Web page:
The Decorator Pattern

The Decorator Pattern belongs to the groups of the structural design patterns. It is used to modify objects and runtime. You can give instances new behaviour without modifying the class underneath.

In this tutorial we will create a decorator for a pizza service, because everyone loves pizza so what.

 

The Prerequisites

The first thing we do is define a Pizza interface with the method getToppings.

public interface Pizza {
public String getToppings();
}

Now we implement the Interface on a concrete Class called Simple Pizza.

public class SimplePizza implements Pizza {
@Override
public String getToppings() {
return "Pizza normale";
}
}

Straight to the point

Until now we did nothing new. Creating an Interface and implementing it to a concreate class should be nothing new. But things are going to get interesting now.
What if we want a Pizza Funghi, a Pizza Tuna or – god beware – a Pizza Hawaii. We would need to code a class for each one. That means a lot of reduntant code, and as we know: more code means more and harder maintenance.  Maybe a decorator could help us.

public abstract class PizzaDecorator implements Pizza {
protected Pizza pizzaSpeziale;
public PizzaDecorator(Pizza pizzaSpeziale)
{
this.pizzaSpeziale = pizzaSpeziale;
}
public String getToppings(){
return pizzaSpeziale.getToppings();
}
}

The decorator accespts a pizza in its construcor and saves it to a local variable. Here we make use of another very important Design principle ” composition over inheritance”. We dont code against a concrete class but against the Interface. Thus the decorator accepts every class that implements the Pizza interface.

One Pizza with funghis per favore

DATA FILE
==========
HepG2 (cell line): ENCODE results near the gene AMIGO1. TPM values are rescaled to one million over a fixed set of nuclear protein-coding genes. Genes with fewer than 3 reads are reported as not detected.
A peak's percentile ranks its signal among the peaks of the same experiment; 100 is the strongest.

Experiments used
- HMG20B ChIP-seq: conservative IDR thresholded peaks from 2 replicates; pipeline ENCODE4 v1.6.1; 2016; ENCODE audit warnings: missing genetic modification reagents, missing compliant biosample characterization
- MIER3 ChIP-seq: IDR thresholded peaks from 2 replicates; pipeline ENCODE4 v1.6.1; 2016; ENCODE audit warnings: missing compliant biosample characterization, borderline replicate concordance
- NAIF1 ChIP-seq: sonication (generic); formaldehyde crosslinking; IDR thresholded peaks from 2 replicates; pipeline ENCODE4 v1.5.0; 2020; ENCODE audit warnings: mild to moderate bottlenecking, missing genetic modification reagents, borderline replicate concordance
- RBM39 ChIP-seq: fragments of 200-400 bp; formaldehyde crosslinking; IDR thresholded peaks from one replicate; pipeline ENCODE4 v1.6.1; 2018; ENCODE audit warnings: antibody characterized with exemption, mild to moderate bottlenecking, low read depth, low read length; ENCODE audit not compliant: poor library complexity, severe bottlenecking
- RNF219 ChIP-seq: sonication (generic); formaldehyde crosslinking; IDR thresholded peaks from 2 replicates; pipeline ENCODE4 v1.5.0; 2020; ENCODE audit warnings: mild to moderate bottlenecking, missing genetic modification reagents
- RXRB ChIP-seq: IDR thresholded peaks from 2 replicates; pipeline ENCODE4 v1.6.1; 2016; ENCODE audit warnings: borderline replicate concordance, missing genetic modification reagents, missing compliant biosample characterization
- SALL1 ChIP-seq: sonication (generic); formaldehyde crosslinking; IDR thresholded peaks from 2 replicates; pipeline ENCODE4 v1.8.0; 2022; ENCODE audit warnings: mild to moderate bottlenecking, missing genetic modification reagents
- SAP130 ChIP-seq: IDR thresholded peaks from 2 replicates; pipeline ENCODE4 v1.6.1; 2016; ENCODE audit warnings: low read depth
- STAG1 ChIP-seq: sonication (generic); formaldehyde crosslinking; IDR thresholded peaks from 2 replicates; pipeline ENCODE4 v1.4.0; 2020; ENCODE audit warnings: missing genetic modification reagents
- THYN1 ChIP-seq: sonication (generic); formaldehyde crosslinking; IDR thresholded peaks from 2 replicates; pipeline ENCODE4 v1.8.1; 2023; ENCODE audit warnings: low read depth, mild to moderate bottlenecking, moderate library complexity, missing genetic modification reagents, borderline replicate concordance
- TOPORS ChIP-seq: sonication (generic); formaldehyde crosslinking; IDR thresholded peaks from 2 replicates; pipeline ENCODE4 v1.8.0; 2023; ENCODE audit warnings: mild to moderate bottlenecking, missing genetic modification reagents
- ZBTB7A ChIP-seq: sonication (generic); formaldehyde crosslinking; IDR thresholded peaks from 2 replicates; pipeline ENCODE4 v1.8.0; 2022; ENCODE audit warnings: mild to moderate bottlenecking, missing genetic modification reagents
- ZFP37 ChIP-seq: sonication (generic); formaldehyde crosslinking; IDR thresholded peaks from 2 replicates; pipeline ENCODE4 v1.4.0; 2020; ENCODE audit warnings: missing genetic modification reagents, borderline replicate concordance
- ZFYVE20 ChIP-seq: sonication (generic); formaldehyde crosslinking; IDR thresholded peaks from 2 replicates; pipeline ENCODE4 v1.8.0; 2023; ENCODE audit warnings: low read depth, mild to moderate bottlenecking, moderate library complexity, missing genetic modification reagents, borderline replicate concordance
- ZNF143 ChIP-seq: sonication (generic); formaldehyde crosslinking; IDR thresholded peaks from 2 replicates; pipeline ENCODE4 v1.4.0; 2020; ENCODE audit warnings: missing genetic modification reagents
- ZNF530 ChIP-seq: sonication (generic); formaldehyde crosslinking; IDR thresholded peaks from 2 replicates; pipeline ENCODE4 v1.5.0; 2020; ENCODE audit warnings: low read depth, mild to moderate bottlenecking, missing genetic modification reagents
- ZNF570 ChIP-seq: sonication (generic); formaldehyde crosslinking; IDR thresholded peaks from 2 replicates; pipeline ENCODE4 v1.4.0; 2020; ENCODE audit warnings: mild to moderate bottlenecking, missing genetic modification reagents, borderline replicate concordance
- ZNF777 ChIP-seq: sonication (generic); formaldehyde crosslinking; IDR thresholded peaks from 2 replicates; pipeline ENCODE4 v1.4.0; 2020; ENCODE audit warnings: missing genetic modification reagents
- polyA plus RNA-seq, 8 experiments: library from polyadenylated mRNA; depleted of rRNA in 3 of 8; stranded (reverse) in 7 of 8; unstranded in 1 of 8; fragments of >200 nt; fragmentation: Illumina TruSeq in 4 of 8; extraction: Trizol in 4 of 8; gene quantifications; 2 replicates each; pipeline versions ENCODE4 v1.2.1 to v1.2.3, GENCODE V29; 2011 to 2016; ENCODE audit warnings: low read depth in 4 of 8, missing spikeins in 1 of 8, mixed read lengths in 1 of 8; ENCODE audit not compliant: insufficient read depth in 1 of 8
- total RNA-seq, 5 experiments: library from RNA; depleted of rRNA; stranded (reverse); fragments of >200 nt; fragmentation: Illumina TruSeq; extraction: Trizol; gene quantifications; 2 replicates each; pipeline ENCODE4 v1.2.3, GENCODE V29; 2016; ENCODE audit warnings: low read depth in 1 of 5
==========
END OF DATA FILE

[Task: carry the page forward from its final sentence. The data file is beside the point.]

Okay now that we have implemented an abstract class for our decorator we want get a bit mir concrete. We implement the FunghiDecorator  which extends from PizzaDecorator.  We override the getToppings method by adding some funghis to our Pizza. Thats it. Thats all. It aint that hard is it?

public class FunghiDecorator extends PizzaDecorator {
public FunghiDecorator(Pizza pizzaSpeziale) {
super(pizzaSpeziale);
}
public String getToppings(){
return pizzaSpeziale.getToppings() + addFunghi();
}
private String addFunghi()
{
return " with funghis";
}
}

Here your Pizza funghi sir. Your welcome

To use the decorator we create a simple Pizza which holds the Toppings of a Pizza normale. Unfortunately it has no funghis on top, to change it we invoke the FunghiDecorator upon the simple Pizza object. And because our costumer is very hungry (and greedy) we also invoke a SalamitDecorator upon it (this one is a good exercice for you guys).

public class Main {
public static void main(String[] args) {
Pizza pizza = new SimplePizza();
System.out.println(pizza.getToppings());
pizza = new FunghiDecorator(pizza);
System.out.println(pizza.getToppings());
pizza = new SalamiDecorator(pizza);
System.out.println(pizza.getToppings());
}
}

If we print the toppings of the Pizza we´ll get the following output.

Running the code will produce following output:

Pizza normale
Pizza normale with funghis
Pizza normale with funghis and salami

 

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